How long have you been making paper sculptures?
I’ve been working with paper for about eight years now. Before that, I made wearable art, so I worked mostly with fabric. My father is an upholsterer. I’ve always been drawn to paper, but wanted to achieve the look of fabric through using paper.
Can you give us an example of something you do to make paper clothing or accessories seem more fabric-like?
I pleat, fold and gather the paper, as when working in fabric. I’ve always used a wood-burning tool to burn the edges, and sometimes to distress the paper. This ages the paper and also creates tiny irregular notching.
Where do you look for papers for your work?
Basically, everywhere I go. I was recently in San Francisco for a weekend and went to Flax, where the incredible selection is almost overwhelming. And, of course, Flax is just around the corner from Bell’occhio. I also went to Aria, in North Beach, which is my favorite place to search for antique and French papers. When I was in Paris two years ago, I found some letters from the late 17th century.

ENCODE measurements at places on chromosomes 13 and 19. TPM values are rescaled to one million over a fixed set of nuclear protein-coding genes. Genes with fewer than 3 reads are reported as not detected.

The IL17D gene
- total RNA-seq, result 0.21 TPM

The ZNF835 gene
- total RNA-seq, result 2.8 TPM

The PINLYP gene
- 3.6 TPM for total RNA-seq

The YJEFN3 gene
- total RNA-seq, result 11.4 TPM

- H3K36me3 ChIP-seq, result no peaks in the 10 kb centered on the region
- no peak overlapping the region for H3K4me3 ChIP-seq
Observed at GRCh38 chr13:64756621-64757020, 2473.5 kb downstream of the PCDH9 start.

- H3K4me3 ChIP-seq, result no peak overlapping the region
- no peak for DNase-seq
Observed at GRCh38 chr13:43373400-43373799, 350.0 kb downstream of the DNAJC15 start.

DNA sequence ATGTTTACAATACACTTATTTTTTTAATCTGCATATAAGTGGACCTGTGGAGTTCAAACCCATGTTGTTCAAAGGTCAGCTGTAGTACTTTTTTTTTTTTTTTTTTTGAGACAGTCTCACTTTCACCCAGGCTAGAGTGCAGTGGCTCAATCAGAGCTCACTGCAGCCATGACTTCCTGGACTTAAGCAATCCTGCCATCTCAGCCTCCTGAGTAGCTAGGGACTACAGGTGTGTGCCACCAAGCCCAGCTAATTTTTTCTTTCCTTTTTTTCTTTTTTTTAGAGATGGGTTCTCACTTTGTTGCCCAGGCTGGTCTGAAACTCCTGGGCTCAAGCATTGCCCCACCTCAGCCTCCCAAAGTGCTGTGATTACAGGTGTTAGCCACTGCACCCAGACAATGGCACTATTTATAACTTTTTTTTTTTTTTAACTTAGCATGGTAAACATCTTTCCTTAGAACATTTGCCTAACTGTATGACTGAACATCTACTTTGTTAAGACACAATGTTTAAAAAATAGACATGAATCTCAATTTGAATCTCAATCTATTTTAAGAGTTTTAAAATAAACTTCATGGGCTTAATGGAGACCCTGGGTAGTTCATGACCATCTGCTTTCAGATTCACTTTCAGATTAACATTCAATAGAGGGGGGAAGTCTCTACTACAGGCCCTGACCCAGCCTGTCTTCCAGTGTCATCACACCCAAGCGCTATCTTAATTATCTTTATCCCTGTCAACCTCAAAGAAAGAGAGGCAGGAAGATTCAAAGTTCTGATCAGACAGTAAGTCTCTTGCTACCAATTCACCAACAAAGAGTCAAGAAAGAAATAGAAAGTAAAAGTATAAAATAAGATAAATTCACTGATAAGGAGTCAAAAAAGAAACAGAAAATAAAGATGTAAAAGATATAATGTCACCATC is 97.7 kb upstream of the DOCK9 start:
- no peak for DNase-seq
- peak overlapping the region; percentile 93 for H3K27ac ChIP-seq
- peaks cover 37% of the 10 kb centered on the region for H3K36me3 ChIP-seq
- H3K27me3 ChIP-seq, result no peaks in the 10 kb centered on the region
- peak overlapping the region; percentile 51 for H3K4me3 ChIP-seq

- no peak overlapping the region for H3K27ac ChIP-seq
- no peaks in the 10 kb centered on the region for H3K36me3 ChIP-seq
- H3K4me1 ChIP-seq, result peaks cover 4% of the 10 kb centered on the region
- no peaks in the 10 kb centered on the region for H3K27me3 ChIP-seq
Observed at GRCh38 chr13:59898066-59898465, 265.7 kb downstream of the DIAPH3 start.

You bought those letters in Paris to cut up in your work?
Exactly. I like to use papers from the time period in which I’m working. Bookstores are a great source for me—and so are street corners. For the giantess, I found a book printed in Russian, and I cut out small pieces for decorative elements on her apron and skirt. You might notice them or not, but I like to think about the people who have handled the books, or written the letters, that I use in a sculpture.
Our thanks to Jennifer Kennard for introducing us to Patty Grazini. Kennard has reported on the artist’s three most recent exhibitions on her highly illustrated blog, Letterology, where she writes about printing, type, lettering, books, typewriters and design. Kennard likes to point out that paper is the common element linking all of her preferred topics. (We recommend her detailed observations on Grazini’s The Life of the Giantess (2012), 13 Criminals 1885-1915 (2011) and a collection of wonderfully whimsical characters (2010).
All photos, except as noted: Patty Grazini